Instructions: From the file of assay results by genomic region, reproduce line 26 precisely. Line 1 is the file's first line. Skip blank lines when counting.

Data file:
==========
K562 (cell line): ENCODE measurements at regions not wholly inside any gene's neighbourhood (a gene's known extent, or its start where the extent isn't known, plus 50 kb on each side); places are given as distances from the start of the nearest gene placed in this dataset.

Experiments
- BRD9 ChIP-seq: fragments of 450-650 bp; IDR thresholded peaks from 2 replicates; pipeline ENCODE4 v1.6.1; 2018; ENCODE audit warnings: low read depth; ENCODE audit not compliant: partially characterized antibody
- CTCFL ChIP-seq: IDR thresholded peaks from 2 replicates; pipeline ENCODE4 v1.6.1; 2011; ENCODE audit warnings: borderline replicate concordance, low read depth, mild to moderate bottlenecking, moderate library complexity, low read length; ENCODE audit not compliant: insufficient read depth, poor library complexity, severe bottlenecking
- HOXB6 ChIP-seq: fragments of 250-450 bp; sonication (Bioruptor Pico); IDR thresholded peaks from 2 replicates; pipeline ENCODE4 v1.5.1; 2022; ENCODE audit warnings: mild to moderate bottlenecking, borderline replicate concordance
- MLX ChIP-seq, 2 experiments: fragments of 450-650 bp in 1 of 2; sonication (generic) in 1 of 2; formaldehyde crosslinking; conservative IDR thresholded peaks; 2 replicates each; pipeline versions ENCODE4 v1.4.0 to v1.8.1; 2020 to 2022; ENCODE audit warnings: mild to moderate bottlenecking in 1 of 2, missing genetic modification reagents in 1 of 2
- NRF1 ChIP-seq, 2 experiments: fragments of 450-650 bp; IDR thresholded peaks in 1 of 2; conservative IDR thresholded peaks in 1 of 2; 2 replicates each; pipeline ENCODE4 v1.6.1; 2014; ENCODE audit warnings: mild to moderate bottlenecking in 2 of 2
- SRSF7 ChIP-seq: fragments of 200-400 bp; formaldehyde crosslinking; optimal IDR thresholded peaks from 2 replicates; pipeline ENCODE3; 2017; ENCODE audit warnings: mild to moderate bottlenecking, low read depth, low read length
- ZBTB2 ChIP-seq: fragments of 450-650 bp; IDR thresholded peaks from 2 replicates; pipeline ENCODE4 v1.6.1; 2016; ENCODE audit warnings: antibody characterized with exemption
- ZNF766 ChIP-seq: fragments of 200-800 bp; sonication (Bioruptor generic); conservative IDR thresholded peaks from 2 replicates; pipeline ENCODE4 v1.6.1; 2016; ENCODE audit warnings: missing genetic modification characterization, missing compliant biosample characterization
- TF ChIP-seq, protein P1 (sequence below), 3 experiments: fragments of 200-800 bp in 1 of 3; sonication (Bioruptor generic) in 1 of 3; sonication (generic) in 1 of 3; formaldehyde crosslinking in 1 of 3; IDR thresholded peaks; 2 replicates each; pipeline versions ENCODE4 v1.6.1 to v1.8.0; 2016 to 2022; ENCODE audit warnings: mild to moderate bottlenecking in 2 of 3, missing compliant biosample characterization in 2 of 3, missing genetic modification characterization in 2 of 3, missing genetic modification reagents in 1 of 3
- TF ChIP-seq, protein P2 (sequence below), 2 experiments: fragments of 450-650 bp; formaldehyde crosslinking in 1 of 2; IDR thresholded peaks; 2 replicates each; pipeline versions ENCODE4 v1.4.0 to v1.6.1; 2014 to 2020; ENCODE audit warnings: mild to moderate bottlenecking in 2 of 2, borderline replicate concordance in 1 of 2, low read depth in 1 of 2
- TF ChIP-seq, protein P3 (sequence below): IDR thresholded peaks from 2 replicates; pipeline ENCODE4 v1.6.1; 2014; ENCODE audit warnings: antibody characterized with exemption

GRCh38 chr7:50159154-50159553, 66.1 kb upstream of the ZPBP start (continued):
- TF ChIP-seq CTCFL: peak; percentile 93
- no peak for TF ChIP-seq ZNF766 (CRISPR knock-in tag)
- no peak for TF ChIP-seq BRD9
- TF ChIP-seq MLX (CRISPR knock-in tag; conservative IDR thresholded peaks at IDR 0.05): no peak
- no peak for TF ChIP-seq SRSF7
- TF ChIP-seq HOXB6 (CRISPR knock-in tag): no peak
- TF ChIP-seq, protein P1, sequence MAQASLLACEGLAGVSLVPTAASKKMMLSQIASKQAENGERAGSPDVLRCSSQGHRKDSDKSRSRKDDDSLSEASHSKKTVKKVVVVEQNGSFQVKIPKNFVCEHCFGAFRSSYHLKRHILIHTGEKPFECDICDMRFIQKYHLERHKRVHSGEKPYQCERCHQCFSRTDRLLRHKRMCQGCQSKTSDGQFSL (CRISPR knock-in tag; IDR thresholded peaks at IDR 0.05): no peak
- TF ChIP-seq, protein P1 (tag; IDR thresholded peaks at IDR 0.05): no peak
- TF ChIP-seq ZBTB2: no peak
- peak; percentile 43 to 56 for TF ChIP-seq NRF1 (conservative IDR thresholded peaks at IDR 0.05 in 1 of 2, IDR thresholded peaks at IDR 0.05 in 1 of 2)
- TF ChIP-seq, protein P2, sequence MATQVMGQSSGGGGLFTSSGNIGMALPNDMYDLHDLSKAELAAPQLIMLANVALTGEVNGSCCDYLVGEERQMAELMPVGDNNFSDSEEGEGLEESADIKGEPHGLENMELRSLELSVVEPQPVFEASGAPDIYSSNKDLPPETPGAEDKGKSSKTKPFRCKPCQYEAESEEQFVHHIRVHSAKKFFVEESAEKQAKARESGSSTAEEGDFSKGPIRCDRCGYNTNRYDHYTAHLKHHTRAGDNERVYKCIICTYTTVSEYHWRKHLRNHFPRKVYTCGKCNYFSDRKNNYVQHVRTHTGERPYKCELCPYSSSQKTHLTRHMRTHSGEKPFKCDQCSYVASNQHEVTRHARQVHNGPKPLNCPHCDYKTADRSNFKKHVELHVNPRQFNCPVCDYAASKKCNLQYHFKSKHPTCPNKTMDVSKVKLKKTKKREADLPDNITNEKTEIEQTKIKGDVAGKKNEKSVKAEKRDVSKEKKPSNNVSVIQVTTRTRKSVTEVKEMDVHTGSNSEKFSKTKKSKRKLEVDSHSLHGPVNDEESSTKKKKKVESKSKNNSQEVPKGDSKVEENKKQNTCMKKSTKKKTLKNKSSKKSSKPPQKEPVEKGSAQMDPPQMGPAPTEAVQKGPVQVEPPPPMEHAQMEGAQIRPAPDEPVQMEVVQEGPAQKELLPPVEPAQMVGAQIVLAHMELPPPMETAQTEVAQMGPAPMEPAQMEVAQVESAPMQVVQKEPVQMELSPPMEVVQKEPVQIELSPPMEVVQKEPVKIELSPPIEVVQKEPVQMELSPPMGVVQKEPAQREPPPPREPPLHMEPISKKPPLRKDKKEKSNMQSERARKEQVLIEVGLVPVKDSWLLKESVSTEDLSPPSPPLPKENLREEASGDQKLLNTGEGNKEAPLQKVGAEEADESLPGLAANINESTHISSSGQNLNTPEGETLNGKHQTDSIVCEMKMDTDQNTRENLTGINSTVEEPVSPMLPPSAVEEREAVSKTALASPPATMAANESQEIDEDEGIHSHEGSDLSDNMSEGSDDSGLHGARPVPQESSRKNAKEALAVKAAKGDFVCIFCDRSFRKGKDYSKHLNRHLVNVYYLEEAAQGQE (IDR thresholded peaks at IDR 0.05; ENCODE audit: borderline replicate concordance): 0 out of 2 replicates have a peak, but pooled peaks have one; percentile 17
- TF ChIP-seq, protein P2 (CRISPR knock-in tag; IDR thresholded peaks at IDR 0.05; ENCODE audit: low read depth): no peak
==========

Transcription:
- TF ChIP-seq, protein P2 (CRISPR knock-in tag; IDR thresholded peaks at IDR 0.05; ENCODE audit: low read depth): no peak